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Diamond geezer

I'm not a great fan of the ‘growing old disgracefully’ movement, which seems to think that a second adolescence marked by outrageous behaviour and ‘spending the children's inheritance’ (seen the bumper stickers?) is the way to go. Understandable if you think that this life is all there is, but hardly an eternal perspective.

That said, you might enjoy one of the innocent enough signature poems, beloved of my first mother-in-law: “When I am old, I shall wear purple… go out in my slippers in the rain… and learn to spit”  ( for the full version).

So when a friend wrote in my 60th birthday card: “Diamond geezer, diamond geezer,” I was happy that one person at least thinks I'm a decent, reliable bloke ( Kind, but this milestone set me thinking about what should characterise believers as we grow older.

That supreme Christian Paul wrote letters to the churches in Philippi, Ephesus and Colossae around his 60th birthday; what was his ‘take’ on the Christian Senior? To the first he wrote, “…this one thing I do: forgetting what lies behind and straining forward to what lies ahead, I press on toward the goal for the prize of the heavenly call of God in Christ Jesus” (Phil 3.13). Straining forward… pressing on… no resting on your laurels, then!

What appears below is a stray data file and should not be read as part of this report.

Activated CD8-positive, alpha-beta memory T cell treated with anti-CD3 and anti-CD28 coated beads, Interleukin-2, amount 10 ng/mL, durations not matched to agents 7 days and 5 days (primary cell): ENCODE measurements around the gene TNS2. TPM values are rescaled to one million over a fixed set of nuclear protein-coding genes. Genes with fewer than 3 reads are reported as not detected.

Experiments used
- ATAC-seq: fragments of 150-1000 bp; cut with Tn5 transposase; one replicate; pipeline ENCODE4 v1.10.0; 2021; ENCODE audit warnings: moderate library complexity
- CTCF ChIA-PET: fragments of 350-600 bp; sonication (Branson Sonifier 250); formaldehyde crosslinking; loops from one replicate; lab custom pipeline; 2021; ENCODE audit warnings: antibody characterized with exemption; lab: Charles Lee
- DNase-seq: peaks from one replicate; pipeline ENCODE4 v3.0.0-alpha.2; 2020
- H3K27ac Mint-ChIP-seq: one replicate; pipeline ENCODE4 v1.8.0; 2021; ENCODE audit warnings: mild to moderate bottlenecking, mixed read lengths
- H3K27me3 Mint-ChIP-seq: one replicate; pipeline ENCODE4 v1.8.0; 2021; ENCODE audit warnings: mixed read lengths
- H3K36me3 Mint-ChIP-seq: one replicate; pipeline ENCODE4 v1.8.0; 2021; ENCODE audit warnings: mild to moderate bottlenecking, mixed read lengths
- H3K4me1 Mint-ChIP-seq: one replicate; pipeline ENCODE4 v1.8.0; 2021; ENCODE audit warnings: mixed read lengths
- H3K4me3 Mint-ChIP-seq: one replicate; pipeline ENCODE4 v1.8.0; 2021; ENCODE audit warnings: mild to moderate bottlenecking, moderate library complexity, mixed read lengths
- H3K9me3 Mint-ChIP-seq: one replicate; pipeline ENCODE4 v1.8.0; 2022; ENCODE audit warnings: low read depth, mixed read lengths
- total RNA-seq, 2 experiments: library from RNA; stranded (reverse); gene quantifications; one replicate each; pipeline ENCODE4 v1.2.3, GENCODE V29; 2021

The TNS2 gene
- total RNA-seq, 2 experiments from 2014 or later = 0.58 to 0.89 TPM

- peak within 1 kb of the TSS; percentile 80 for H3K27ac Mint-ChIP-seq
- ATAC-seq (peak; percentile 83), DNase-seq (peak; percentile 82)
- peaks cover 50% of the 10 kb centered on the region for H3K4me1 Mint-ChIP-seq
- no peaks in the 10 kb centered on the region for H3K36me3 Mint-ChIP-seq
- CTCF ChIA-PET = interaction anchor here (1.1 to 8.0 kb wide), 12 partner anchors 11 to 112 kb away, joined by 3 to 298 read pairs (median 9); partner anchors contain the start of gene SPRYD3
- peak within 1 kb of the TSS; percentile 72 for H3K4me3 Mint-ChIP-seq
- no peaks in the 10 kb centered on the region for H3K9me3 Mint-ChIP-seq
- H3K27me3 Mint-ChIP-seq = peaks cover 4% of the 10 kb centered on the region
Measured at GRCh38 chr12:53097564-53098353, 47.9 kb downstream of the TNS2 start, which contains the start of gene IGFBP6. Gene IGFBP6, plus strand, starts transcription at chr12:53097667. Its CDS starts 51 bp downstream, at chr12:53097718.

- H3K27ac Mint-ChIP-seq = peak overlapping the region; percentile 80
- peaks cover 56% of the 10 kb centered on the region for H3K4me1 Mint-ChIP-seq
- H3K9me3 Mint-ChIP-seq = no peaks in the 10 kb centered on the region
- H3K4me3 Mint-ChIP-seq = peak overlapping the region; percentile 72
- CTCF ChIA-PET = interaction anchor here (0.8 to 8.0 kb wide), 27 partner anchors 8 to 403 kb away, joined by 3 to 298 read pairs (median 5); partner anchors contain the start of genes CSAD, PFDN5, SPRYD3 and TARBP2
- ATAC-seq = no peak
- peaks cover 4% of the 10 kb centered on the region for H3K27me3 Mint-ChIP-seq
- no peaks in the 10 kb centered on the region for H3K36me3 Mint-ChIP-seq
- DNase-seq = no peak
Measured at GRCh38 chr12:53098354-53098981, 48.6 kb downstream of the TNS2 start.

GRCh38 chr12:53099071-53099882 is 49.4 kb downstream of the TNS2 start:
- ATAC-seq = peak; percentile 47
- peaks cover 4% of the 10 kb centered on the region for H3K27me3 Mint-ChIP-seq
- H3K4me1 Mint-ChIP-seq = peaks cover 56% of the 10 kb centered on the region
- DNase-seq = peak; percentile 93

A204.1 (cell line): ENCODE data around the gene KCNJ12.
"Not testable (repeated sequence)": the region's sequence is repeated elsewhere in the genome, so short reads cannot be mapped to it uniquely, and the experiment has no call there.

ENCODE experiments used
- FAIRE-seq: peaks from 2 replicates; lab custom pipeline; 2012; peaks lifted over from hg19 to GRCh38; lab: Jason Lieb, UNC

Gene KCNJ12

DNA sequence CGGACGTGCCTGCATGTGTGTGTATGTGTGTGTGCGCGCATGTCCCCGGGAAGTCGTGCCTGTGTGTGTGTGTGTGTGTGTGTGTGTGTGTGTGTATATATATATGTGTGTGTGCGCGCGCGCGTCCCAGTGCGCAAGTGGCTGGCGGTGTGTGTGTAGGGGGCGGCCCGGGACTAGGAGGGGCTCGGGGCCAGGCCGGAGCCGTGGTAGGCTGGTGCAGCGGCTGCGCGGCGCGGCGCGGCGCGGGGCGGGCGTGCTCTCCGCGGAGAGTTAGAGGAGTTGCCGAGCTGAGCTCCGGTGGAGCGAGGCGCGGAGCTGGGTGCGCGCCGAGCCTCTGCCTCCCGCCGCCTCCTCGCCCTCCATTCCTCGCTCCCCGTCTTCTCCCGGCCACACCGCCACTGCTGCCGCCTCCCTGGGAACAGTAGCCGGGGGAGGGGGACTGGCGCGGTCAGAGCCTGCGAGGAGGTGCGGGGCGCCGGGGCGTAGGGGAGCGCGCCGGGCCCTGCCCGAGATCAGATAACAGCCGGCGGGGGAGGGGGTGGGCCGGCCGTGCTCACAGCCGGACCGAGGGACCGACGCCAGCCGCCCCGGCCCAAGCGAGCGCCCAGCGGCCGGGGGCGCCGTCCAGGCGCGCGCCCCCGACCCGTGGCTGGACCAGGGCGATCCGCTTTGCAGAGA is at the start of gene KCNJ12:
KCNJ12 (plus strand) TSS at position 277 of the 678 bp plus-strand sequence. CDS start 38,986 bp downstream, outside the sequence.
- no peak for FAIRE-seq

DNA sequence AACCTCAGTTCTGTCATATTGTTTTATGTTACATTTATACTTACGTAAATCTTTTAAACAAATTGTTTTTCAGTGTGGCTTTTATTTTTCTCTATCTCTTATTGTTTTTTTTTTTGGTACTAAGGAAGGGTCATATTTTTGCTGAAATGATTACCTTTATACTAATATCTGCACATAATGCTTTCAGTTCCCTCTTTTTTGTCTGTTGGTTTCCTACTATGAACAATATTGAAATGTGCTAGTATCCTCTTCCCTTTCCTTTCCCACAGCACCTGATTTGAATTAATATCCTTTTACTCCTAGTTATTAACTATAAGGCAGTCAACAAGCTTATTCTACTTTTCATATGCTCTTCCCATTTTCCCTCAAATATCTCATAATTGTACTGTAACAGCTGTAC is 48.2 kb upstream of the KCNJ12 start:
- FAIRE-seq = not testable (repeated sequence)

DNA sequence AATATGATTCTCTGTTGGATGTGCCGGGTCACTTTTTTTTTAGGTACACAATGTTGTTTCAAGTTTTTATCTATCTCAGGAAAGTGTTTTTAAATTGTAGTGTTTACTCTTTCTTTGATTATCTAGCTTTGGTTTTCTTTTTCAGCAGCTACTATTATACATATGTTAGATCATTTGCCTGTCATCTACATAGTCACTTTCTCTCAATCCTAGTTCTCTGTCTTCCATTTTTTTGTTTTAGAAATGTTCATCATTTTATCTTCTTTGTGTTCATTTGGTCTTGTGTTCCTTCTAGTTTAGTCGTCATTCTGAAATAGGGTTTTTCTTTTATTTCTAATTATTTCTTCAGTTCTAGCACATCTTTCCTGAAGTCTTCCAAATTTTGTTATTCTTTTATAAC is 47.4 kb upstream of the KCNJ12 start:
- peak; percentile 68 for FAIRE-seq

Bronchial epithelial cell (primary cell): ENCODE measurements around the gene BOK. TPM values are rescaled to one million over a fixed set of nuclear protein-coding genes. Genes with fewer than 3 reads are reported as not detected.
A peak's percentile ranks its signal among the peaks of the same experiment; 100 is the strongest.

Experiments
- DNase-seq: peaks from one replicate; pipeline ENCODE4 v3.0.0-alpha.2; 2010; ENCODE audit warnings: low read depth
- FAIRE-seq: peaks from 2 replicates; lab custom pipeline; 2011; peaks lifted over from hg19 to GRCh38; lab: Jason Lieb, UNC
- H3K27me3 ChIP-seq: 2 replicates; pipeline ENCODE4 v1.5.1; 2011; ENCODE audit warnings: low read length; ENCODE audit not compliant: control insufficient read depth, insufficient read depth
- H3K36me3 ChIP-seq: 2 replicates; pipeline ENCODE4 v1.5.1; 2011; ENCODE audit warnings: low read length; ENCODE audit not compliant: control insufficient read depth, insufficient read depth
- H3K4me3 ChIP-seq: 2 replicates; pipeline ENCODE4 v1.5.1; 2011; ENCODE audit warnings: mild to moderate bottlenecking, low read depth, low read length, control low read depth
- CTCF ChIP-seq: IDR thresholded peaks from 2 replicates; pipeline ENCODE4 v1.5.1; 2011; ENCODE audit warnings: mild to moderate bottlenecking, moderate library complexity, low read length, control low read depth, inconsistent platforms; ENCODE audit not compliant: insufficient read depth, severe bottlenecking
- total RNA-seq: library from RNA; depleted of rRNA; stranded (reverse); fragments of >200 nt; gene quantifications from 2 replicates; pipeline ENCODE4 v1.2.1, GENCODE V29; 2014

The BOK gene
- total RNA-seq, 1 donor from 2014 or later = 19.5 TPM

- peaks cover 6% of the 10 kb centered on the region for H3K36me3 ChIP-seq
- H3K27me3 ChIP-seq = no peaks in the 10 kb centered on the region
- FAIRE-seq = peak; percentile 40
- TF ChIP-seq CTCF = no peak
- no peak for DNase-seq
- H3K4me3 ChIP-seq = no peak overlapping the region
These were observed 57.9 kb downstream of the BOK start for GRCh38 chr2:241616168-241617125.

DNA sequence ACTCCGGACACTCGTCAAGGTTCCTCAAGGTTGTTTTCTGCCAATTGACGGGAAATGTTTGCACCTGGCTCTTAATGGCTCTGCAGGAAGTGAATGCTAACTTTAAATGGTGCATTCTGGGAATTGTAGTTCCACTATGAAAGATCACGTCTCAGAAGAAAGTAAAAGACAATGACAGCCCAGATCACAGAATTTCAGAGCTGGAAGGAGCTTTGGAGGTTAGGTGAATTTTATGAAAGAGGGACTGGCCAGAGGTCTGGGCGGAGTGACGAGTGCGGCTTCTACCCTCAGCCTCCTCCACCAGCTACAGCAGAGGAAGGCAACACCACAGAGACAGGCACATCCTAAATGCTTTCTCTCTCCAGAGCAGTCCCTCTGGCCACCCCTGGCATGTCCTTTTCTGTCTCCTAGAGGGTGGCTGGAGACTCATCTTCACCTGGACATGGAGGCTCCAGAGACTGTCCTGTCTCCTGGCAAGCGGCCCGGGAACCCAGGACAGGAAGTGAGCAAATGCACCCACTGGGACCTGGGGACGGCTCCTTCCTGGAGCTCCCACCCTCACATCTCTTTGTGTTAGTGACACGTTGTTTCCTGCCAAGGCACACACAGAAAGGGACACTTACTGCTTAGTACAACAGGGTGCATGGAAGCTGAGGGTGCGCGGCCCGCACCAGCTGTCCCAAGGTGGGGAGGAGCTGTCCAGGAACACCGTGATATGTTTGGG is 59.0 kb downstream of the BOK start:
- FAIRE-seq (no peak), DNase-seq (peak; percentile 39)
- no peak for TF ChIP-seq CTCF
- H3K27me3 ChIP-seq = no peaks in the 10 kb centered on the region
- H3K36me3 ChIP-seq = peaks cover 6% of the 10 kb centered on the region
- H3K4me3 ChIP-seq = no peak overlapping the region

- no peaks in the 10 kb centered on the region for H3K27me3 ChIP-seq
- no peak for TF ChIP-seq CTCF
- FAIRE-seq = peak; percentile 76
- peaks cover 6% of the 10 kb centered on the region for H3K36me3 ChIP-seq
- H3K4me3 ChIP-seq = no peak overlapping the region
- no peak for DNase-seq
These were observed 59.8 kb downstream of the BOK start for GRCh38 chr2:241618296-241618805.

Meanwhile to the Ephesians he noted that the grace-gifts which Jesus imparts to his church are “to equip the saints for the work of ministry, for building up the body of Christ, until all of us come to the unity of the faith and of the knowledge of the Son of God, to maturity, to the measure of the full stature of Christ” (Eph 4.12-13). By that yardstick, I have some way to go.

And to the Colossians, Paul also paints a picture of maturity, and of fruitfulness: “…we have not ceased praying for you that you may be filled with the knowledge of God's will in all spiritual wisdom and understanding, so that you may lead lives worthy of the Lord, fully pleasing to him, as you bear fruit in every good work and as you grow in the knowledge of God” (1.9-10).

All of which convinces me that the Christian life is not something from which you retire! The life-long pattern for all of us is to press on, to continue to grow in spiritual knowledge, understanding and wisdom, to seek that wonderful Christian maturity of which Paul speaks, and to be fruitful.

And the performance indicator? I've shaken hands with two farmers recently, and each had massive mitts. 200 miles apart, one grows grass and animals, the other grows grain, but both pairs of hands are huge. That's what manual work does, it develops your hands.

Maybe the ‘size’ of my spirit indicates the extent to which I've exercised it over the years. And maybe that's why God's pattern is for all of us to be involved in active ministry, not just a select few.

Yours in Christ

Peter Nicholls


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